The Slovenia Times

Cerar not accepting Mramor's resignation


Speaking at a press conference only hours after the minister tendered the resignation on Monday, Cerar said that Mramor was performing his work unselfishly and successfully, explaining that the resignation could hurt Slovenia's interests.

The minister offered his resignation to Cerar over the unlawful standby bonuses he had approved and received in his previous job as dean of the Faculty of Economics.

In announcing his move, Mramor said he believed that considering he had lost trust in the public he could no longer perform the post.

Cerar stressed that Mramor had regretted his mistake, publicly apologised for it and that he would fully correct it, as the minister had announced that he would return the bonuses in full, which reportedly amounted to EUR 45,000 gross.

The prime minister regretted that the issue of lawfulness of the bonuses had not been resolved at the faculty already in 2008, when their payment had started.

Among Mramor's biggest achievements, Cerar pointed to stabilisation of public finances, the government's main goal. Mramor's contribution was also key in the adoption of the golden fiscal rule, the PM added.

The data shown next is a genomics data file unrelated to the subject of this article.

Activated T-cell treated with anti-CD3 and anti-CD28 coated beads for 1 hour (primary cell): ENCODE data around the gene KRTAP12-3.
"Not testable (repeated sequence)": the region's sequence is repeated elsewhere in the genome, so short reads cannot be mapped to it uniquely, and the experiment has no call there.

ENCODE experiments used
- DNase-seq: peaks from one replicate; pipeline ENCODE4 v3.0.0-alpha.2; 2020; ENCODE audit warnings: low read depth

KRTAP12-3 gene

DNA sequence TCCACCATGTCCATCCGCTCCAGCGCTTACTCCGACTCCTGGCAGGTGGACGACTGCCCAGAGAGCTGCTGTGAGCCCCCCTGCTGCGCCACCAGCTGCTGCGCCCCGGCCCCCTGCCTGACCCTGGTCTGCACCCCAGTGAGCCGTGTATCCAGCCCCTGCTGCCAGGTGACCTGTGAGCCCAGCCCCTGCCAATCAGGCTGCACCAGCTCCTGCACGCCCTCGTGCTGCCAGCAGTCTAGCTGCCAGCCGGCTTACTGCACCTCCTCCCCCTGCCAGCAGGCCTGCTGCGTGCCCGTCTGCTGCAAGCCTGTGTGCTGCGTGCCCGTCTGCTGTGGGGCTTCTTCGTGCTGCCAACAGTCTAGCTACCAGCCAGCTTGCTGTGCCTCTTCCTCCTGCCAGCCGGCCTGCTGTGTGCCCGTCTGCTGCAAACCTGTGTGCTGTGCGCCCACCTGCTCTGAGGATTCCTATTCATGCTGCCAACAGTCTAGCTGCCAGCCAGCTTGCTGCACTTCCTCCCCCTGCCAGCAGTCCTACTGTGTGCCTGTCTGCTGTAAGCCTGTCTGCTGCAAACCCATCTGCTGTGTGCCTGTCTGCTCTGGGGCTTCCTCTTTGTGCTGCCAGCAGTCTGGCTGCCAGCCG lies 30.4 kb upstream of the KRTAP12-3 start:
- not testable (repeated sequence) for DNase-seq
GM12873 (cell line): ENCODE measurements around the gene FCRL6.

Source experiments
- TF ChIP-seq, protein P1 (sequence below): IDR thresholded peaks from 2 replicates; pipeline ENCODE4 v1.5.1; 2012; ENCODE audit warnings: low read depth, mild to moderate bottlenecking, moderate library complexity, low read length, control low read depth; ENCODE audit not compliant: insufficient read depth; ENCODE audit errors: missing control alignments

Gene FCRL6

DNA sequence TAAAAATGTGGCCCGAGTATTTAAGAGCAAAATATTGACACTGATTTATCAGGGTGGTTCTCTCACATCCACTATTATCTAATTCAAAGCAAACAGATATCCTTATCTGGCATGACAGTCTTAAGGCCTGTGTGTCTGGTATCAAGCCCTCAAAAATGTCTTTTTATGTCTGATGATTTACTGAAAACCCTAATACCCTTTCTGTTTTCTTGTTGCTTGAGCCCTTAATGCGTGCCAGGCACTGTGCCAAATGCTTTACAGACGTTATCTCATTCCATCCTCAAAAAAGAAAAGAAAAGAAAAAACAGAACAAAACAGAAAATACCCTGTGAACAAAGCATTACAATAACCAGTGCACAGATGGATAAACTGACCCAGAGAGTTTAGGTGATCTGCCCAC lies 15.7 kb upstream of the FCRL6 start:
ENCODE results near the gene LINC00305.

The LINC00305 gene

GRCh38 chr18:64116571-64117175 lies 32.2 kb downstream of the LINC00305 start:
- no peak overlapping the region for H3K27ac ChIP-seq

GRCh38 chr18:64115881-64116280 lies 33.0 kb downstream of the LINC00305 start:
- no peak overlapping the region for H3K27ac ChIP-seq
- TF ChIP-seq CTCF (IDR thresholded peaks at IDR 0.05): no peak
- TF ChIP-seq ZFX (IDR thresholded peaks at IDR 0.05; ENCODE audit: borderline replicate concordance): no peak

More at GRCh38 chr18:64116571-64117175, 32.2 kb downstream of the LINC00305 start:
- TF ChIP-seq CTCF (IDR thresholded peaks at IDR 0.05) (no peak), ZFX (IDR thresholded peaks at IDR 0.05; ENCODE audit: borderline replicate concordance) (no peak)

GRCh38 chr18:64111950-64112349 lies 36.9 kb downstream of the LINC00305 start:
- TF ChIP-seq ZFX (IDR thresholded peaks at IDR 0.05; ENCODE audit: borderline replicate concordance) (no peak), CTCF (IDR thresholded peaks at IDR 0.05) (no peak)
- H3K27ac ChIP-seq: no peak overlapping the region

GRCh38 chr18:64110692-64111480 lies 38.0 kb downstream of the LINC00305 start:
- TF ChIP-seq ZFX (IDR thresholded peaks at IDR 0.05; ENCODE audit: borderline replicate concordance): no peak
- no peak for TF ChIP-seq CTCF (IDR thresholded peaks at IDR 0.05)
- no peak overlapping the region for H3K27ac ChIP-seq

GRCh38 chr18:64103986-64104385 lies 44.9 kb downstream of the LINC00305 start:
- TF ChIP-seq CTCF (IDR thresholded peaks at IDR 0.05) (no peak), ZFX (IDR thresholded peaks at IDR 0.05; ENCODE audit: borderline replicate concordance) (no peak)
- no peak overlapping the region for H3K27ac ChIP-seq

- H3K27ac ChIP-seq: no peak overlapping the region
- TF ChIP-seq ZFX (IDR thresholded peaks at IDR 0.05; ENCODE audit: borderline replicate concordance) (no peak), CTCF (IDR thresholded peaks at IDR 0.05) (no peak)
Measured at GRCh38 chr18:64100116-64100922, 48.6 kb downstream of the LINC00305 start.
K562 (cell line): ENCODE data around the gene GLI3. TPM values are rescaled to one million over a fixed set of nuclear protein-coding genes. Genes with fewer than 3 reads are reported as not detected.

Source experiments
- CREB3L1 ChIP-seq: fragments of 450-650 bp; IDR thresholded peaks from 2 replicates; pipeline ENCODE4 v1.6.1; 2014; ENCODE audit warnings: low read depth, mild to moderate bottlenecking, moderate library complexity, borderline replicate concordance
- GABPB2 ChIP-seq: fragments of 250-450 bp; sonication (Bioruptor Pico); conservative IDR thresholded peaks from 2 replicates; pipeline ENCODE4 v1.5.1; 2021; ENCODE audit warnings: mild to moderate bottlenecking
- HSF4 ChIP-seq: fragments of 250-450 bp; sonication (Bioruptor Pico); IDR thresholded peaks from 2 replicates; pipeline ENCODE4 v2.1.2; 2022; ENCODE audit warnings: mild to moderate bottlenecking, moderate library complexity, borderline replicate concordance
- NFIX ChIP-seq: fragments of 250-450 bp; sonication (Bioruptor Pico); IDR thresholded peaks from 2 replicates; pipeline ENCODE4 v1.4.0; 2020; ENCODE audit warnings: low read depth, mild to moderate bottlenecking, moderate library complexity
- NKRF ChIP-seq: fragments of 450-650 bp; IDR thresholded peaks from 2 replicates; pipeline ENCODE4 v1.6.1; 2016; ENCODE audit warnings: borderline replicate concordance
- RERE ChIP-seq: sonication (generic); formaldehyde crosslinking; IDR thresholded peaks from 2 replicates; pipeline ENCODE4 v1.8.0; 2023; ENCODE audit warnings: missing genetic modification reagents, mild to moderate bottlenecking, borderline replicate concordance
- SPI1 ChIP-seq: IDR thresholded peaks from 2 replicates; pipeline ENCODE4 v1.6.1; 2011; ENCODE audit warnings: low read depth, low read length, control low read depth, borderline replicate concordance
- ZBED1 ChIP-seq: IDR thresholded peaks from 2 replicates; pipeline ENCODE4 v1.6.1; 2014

Cerar also pointed to the adoption of the state asset management strategy, the overhaul of the Slovenian Sovereign Holding and the implementation of the principle of good corporate governance in practice.

With the "noticeable contribution" from Minister Mramor, Slovenia in 2014 reached a relatively high and stable economic growth, which also persisted in 2015 and reaches into this year, the PM said.

Cerar also noted that under Mramor, Slovenia had considerably reduced budget deficit, improved its competitiveness and credit ratings, which had resulted in better conditions for borrowing.

The minister had been under increasing pressure to step down in the wake of the scandal, as has been Education Minister Maja Makovec Brenčič, who was paid a total of EUR 26,094 gross in standby bonuses in the 2009-2013 period as professor at the Faculty of Economics.

Makovec Brenčič's ministry told the STA today that the minister would not offer her resignation to Cerar, who in turn told the press that Makovec Brenčič still enjoyed his trust.

The unlawfulness of the bonuses has been established by the Public Sector Inspectorate, and the police said recently it had launched a criminal investigation into the matter. A procedure has also been introduced by the anti-graft watchdog.

Minister Mramor's decision to offer resignation came only two weeks after he was declared Europe's best finance minister of 2016 by the London-based magazine The Banker.


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